Saturday, April 28, 2012
Thursday, April 26, 2012
Students Skype with Aussie varsity
April 26: The distance separating two groups of students — one in a hamlet on the outskirts of the city and another in Australia — were thousands of miles over ocean and land but they connected in an instant.
In a first-of-its-kind online interaction between a group of 20 post-graduate students of Flinders University, Adelaide, and 15 students of Parijat Academy in Pamohi this morning, the discussion revolved around indigenous communities of Garbhanga near Pamohi and its surroundings and their sources of sustenance and lives.
“During the hourlong interaction that began at 6 this morning on the video chatting site, Skype, the students of Flinders University, who represented nine different countries, wanted to know about the livelihoods of the indigenous communities and how significant were forest-based resources in their lives. Besides, the importance of school education for children of the hamlets in and around Pamohi, was discussed,” Uttam Teron, principal coordinator of Parijat Academy, toldThe Telegraph.
The academy, opened in 2003 at Teron’s initiative with just four students, currently provides free education to over 550 students, most of whom were school dropouts from nearby Garbhanga — an area around 20km from the city, inhabited by Karbi and Bodo people. The novel project of Teron, who hails from the area, has drawn the attention of national and international organisations.
Udoy Saikia, a teacher at the School of the Environment, Flinders University in Adelaide, South Australia, coordinated today’s interaction.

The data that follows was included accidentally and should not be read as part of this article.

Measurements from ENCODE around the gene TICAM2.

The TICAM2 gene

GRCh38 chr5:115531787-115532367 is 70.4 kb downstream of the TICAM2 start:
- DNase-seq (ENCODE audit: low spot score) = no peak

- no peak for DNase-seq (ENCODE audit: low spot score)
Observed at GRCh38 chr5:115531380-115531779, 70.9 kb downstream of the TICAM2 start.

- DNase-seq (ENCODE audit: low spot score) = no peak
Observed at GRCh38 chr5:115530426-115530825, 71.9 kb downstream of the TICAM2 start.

“The need for such an interaction was felt a couple of weeks ago by Udoy Saikia who asked me if I could share information on topics such as primary education, community development and the local environment with students of Flinders University. Saikia, who hails from Jorhat, has been working with us through a South Australian charitable organisation for the past four years,” Teron, attired in a traditional red Karbi jacket during the interaction, said.
The inter-relationship between tribal livelihoods and nature, especially forest, and threats to the community owing to deforestation, man-animal conflicts and wetlands, among others, were also discussed.
Asked about the questions raised by the students of the Australian university, Teron said: “One of them, a female student, had asked me why investors were not attracted to Assam and the Northeast. Another student asked how difficult it was to get funds for the school when it was set up. To the first query, I told them that some areas in the Northeast still lacked connectivity, which affected investment, and to the second, I shared some of my difficulties when I set up the school in a cowshed. I also shared my dream of making all the children of the locality literate.”
Teron also spoke on how the villagers coped with the problem of man-elephant conflict and how youths of hamlets in the vicinity needed to be weaned away from deforestation activities and encouraged to take up agriculture on a small scale.